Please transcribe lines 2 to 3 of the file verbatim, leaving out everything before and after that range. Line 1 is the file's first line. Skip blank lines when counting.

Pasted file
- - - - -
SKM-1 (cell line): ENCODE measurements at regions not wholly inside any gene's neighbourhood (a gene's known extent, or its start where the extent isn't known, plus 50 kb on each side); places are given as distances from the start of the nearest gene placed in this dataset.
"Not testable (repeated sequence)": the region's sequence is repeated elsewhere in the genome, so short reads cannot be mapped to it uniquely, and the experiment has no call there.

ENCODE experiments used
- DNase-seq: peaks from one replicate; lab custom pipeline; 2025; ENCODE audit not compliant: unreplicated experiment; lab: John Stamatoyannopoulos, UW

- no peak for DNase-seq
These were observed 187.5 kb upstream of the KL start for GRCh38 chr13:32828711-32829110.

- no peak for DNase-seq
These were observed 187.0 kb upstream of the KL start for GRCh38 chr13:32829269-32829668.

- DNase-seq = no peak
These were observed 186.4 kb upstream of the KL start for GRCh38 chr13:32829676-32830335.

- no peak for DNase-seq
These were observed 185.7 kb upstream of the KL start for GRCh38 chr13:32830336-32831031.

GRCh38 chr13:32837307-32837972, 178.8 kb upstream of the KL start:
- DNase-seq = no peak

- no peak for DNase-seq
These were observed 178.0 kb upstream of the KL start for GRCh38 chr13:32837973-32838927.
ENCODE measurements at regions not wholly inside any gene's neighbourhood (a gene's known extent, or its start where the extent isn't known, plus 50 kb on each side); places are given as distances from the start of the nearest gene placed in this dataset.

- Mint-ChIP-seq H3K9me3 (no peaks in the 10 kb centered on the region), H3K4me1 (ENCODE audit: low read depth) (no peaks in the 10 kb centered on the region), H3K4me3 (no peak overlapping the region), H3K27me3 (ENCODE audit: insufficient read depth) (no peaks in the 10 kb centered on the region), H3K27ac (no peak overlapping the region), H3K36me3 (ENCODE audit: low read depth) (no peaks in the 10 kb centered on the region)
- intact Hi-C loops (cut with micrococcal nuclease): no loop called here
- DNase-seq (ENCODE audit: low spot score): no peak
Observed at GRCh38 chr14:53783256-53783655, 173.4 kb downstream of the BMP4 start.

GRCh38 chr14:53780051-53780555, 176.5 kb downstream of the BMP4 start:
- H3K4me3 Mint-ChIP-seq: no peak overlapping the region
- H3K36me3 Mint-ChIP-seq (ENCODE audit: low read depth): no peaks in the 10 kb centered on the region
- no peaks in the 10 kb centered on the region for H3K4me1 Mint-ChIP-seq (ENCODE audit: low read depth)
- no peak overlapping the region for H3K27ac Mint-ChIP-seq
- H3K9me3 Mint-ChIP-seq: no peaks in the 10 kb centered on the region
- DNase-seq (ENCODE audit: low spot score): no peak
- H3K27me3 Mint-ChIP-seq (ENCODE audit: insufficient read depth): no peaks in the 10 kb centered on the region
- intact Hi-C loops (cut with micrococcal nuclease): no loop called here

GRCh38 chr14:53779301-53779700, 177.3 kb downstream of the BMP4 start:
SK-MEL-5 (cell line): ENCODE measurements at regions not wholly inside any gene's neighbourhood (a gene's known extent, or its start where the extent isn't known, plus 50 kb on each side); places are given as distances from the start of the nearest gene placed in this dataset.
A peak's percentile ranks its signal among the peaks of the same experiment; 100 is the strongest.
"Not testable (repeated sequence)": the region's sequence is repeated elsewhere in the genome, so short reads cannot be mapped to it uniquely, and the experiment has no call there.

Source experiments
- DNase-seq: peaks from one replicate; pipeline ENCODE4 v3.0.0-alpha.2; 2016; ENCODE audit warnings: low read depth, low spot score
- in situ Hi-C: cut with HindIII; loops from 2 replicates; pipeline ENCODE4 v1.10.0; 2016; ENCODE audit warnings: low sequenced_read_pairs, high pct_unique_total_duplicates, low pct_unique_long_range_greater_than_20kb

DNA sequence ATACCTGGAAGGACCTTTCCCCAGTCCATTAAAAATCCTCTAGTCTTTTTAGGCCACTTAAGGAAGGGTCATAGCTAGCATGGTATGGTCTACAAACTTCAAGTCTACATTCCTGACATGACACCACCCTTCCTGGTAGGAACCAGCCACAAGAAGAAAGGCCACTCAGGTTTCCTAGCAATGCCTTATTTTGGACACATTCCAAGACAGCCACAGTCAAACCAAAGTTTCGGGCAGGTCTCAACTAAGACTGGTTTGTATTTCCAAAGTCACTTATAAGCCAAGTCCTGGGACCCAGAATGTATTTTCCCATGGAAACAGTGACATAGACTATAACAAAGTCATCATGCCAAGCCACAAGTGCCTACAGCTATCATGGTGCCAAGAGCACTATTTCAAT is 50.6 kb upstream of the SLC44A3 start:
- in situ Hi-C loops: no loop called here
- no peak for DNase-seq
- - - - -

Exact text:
"Not testable (repeated sequence)": the region's sequence is repeated elsewhere in the genome, so short reads cannot be mapped to it uniquely, and the experiment has no call there.

ENCODE experiments used